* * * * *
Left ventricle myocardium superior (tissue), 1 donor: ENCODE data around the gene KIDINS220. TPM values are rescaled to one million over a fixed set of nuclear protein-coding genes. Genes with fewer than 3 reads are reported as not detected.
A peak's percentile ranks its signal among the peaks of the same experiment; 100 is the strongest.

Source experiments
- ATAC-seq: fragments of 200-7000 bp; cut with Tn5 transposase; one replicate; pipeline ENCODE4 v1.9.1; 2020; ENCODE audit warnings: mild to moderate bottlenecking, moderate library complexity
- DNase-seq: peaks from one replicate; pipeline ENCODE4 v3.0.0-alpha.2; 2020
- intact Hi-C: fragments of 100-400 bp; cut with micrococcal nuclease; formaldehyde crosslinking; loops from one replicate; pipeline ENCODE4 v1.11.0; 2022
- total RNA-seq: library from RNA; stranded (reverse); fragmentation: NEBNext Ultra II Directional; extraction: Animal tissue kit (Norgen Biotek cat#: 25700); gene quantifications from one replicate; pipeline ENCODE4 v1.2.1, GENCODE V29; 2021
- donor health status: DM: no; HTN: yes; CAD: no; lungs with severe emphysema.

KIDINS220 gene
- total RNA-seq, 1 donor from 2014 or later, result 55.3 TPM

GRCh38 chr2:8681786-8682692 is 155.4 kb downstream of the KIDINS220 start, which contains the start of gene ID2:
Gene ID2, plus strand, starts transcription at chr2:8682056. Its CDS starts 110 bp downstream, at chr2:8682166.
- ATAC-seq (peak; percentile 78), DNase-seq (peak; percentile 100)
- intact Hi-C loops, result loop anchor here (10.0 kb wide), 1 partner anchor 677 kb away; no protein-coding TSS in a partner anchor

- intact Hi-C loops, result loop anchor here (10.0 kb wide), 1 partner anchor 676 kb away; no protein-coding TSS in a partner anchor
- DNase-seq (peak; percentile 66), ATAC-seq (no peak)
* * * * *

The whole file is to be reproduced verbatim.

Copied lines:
Left ventricle myocardium superior (tissue), 1 donor: ENCODE data around the gene KIDINS220. TPM values are rescaled to one million over a fixed set of nuclear protein-coding genes. Genes with fewer than 3 reads are reported as not detected.
A peak's percentile ranks its signal among the peaks of the same experiment; 100 is the strongest.

Source experiments
- ATAC-seq: fragments of 200-7000 bp; cut with Tn5 transposase; one replicate; pipeline ENCODE4 v1.9.1; 2020; ENCODE audit warnings: mild to moderate bottlenecking, moderate library complexity
- DNase-seq: peaks from one replicate; pipeline ENCODE4 v3.0.0-alpha.2; 2020
- intact Hi-C: fragments of 100-400 bp; cut with micrococcal nuclease; formaldehyde crosslinking; loops from one replicate; pipeline ENCODE4 v1.11.0; 2022
- total RNA-seq: library from RNA; stranded (reverse); fragmentation: NEBNext Ultra II Directional; extraction: Animal tissue kit (Norgen Biotek cat#: 25700); gene quantifications from one replicate; pipeline ENCODE4 v1.2.1, GENCODE V29; 2021
- donor health status: DM: no; HTN: yes; CAD: no; lungs with severe emphysema.

KIDINS220 gene
- total RNA-seq, 1 donor from 2014 or later, result 55.3 TPM

GRCh38 chr2:8681786-8682692 is 155.4 kb downstream of the KIDINS220 start, which contains the start of gene ID2:
Gene ID2, plus strand, starts transcription at chr2:8682056. Its CDS starts 110 bp downstream, at chr2:8682166.
- ATAC-seq (peak; percentile 78), DNase-seq (peak; percentile 100)
- intact Hi-C loops, result loop anchor here (10.0 kb wide), 1 partner anchor 677 kb away; no protein-coding TSS in a partner anchor

- intact Hi-C loops, result loop anchor here (10.0 kb wide), 1 partner anchor 676 kb away; no protein-coding TSS in a partner anchor
- DNase-seq (peak; percentile 66), ATAC-seq (no peak)